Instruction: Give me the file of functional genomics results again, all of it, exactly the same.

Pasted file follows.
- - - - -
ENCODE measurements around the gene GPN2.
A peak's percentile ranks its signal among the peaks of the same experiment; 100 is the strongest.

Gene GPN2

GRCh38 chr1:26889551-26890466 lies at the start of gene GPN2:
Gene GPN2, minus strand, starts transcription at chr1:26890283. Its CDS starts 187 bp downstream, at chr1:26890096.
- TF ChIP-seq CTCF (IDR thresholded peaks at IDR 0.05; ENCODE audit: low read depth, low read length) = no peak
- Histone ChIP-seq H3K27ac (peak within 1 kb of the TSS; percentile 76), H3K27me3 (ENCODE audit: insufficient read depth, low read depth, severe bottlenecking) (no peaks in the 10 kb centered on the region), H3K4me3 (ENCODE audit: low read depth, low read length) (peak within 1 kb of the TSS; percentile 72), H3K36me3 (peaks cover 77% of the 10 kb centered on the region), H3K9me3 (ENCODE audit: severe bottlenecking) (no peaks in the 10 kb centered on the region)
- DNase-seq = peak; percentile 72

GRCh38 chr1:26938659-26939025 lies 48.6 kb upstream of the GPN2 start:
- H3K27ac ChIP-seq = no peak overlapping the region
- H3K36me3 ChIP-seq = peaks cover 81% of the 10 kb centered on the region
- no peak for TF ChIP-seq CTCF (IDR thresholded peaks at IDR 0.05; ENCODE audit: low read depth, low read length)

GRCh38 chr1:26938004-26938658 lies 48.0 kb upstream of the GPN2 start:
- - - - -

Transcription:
ENCODE measurements around the gene GPN2.
A peak's percentile ranks its signal among the peaks of the same experiment; 100 is the strongest.

Gene GPN2

GRCh38 chr1:26889551-26890466 lies at the start of gene GPN2:
Gene GPN2, minus strand, starts transcription at chr1:26890283. Its CDS starts 187 bp downstream, at chr1:26890096.
- TF ChIP-seq CTCF (IDR thresholded peaks at IDR 0.05; ENCODE audit: low read depth, low read length) = no peak
- Histone ChIP-seq H3K27ac (peak within 1 kb of the TSS; percentile 76), H3K27me3 (ENCODE audit: insufficient read depth, low read depth, severe bottlenecking) (no peaks in the 10 kb centered on the region), H3K4me3 (ENCODE audit: low read depth, low read length) (peak within 1 kb of the TSS; percentile 72), H3K36me3 (peaks cover 77% of the 10 kb centered on the region), H3K9me3 (ENCODE audit: severe bottlenecking) (no peaks in the 10 kb centered on the region)
- DNase-seq = peak; percentile 72

GRCh38 chr1:26938659-26939025 lies 48.6 kb upstream of the GPN2 start:
- H3K27ac ChIP-seq = no peak overlapping the region
- H3K36me3 ChIP-seq = peaks cover 81% of the 10 kb centered on the region
- no peak for TF ChIP-seq CTCF (IDR thresholded peaks at IDR 0.05; ENCODE audit: low read depth, low read length)

GRCh38 chr1:26938004-26938658 lies 48.0 kb upstream of the GPN2 start: